Posters outlining the new health and safety protocols outside the Century theater in Napa. (Chloe Veltman/KQED)
“There are three areas that may not open under the county risk reduction order. That is: indoor dining, indoor gatherings and indoor movie theaters,” Williams said. “It’s all the more important that we remain really vigilant and on top of trying to keep the case counts here locally as low as possible.”
Some movie industry insiders are frustrated with the delay.
“We understand that by opening those theater doors, we are assuming a big responsibility,” said Milt Moritz, regional (California/Nevada) president and CEO of the National Association of Theater Owners, a trade organization which represents more than 90 percent of screens in California. “We hope to be able to persuade the different health departments that, you know, they should have more of an open mind.”
In San Francisco, where big screens remain off-limits for now, Roxie Theater executive director Lex Sloan said the mixed messages are confusing to audiences.
“A lot of peopleÂ are saying, ‘When are you going to reopen?’ And Iâm saying, ‘Well, even though Governor Newsom said we could open, that doesn’t mean Mayor London Breed has said that we can.'”
In some other regions of the country, movie theaters have been steadily reopening since June. Despite the reopening of outdoor screens here in the Bay Area, like the Westwind Capitol Drive-In in San Jose and the Lark pop-up in Corte Madera, the extended closure of indoor cinemas has taken a huge toll on the local moviegoing landscape. Some theaters have closed for good, like the Corte Madera Cinemark and the Raven Theater in Healdsburgâpermanent casualties of the COVID-19 shutdown.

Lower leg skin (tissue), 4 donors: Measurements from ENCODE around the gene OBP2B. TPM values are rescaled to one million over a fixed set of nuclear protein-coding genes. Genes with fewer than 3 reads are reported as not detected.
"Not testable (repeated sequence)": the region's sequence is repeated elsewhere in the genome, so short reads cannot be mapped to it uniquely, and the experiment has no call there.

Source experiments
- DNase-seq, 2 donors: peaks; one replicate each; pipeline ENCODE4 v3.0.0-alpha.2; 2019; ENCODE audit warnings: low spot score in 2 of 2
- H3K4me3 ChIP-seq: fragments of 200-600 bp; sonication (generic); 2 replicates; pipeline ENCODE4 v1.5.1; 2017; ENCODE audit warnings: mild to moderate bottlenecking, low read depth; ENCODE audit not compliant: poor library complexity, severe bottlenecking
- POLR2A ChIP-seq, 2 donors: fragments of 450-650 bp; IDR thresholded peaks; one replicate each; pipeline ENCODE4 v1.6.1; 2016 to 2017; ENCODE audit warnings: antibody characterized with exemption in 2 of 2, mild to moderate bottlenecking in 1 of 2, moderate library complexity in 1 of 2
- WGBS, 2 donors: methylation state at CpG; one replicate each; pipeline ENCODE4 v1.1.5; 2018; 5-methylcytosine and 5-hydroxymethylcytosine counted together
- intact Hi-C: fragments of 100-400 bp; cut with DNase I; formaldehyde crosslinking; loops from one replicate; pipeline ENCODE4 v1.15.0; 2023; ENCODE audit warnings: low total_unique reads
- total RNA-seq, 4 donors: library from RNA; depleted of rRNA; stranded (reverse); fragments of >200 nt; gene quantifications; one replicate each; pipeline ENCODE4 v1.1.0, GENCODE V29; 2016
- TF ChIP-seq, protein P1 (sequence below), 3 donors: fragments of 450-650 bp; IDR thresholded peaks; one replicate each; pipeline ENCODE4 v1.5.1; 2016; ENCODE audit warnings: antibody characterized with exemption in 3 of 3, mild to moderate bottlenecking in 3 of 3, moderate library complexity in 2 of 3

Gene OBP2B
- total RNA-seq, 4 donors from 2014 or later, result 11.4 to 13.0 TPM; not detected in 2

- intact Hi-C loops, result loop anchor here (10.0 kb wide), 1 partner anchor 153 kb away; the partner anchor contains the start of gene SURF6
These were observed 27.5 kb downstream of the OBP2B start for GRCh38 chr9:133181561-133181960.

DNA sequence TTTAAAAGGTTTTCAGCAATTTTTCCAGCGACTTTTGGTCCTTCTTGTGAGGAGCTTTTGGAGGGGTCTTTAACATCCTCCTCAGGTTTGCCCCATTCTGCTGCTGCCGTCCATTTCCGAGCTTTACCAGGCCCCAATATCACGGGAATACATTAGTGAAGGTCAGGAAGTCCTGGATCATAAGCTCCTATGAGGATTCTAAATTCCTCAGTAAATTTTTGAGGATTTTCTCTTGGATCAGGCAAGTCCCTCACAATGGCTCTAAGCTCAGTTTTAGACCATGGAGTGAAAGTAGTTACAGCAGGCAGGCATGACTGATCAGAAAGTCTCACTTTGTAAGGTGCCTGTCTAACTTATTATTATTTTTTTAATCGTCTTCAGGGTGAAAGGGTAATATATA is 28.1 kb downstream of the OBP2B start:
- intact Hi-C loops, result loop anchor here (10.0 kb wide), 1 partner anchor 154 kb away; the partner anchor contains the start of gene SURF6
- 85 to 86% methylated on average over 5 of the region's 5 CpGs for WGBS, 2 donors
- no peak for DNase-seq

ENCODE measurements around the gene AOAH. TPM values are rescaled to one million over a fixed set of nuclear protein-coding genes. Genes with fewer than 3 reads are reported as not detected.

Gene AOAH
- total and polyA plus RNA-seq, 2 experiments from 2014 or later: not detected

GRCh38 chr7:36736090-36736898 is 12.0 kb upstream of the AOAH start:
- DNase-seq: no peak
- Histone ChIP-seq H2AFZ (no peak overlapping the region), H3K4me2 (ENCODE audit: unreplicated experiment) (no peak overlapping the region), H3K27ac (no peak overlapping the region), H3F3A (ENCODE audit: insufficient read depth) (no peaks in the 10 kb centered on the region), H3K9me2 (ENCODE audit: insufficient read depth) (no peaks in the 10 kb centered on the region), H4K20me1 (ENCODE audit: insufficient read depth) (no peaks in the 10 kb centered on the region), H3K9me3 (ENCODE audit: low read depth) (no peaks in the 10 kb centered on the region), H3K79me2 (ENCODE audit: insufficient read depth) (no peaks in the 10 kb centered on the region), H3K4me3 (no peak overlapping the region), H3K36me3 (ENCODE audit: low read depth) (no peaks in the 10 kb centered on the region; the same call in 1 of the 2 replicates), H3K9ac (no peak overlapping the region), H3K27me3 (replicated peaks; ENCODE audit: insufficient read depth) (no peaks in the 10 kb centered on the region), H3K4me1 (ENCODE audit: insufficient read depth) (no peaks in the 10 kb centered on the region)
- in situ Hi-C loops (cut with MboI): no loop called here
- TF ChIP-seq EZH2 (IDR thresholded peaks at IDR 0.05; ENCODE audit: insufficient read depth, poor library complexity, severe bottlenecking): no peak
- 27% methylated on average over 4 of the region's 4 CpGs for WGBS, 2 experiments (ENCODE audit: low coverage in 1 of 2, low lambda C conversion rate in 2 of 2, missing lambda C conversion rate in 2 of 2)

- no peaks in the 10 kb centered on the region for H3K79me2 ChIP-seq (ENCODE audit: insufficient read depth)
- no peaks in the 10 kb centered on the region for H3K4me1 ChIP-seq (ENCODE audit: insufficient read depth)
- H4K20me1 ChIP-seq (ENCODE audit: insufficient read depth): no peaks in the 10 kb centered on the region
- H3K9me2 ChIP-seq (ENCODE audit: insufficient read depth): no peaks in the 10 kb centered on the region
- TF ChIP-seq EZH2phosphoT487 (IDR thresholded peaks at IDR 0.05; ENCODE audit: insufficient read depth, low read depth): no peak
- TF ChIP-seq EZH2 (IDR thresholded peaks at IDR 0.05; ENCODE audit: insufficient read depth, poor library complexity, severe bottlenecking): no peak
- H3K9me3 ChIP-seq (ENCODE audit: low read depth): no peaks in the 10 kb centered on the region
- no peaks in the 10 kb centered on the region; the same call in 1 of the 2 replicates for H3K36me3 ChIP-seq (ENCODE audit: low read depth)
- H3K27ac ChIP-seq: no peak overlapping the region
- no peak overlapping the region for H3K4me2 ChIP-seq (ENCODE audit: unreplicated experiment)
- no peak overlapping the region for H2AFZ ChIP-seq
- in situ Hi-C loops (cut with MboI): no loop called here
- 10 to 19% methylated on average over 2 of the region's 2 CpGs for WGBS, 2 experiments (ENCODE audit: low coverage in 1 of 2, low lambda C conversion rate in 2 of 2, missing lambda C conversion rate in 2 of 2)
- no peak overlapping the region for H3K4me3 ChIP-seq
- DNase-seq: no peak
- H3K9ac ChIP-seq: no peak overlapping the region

Meanwhile, theaters across the Bay have had to get creative to keep going. After burning through government funding and loans, Rialto Cinemas in Sebastopol launched a fundraising campaign to shore up its dwindling cash reservoir. At the time of writing, the independent theater was just $900 short of meeting its $75,000 goal.
âThursday will mark our seventh month of consecutive closure which is more than we could have ever imagined,” said theater owner Ky Boyd. “Weâve done everything we can to stay afloat. Itâs very scary because we have no rent relief. We need support from our government and our community.”
As for the Roxie, Sloan said the past six months have been extremely tough, since around 80 percent of the theater’s income stems from ticket sales and theater rentals. She has been forced to lay off many employees, and the cinema has relied on selling tickets to virtual programs for its survival.
Yet Sloan said she welcomes San Franciscoâs cautious approach to reopening.
When the Roxie does eventually open its doors again for business, Sloan said, itâll likely be only for private rentals at first. Beyond that, she plans to send out a survey to find out what movie audiences want to see when they can finally come back.
“As a community-driven nonprofit cinema, the community is our top priority,” Sloan said. “The safety and health of our staff and patrons mean more to us than reopening quickly.”